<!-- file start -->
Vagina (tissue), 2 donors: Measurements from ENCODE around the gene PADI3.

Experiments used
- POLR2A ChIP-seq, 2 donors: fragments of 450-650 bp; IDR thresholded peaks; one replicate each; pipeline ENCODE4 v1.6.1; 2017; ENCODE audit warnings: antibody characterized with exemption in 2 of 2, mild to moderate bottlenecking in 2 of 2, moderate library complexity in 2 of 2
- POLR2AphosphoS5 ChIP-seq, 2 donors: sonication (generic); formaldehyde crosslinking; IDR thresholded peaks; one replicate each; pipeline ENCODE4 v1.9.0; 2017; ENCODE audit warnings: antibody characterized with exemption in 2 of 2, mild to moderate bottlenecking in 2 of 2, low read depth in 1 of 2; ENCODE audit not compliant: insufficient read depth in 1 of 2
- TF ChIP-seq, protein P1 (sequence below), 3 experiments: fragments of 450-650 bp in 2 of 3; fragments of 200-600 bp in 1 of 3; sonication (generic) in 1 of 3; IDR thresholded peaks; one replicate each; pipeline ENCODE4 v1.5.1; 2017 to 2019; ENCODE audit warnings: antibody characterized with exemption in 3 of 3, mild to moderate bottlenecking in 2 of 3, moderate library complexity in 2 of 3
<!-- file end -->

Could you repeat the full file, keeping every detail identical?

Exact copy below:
Vagina (tissue), 2 donors: Measurements from ENCODE around the gene PADI3.

Experiments used
- POLR2A ChIP-seq, 2 donors: fragments of 450-650 bp; IDR thresholded peaks; one replicate each; pipeline ENCODE4 v1.6.1; 2017; ENCODE audit warnings: antibody characterized with exemption in 2 of 2, mild to moderate bottlenecking in 2 of 2, moderate library complexity in 2 of 2
- POLR2AphosphoS5 ChIP-seq, 2 donors: sonication (generic); formaldehyde crosslinking; IDR thresholded peaks; one replicate each; pipeline ENCODE4 v1.9.0; 2017; ENCODE audit warnings: antibody characterized with exemption in 2 of 2, mild to moderate bottlenecking in 2 of 2, low read depth in 1 of 2; ENCODE audit not compliant: insufficient read depth in 1 of 2
- TF ChIP-seq, protein P1 (sequence below), 3 experiments: fragments of 450-650 bp in 2 of 3; fragments of 200-600 bp in 1 of 3; sonication (generic) in 1 of 3; IDR thresholded peaks; one replicate each; pipeline ENCODE4 v1.5.1; 2017 to 2019; ENCODE audit warnings: antibody characterized with exemption in 3 of 3, mild to moderate bottlenecking in 2 of 3, moderate library complexity in 2 of 3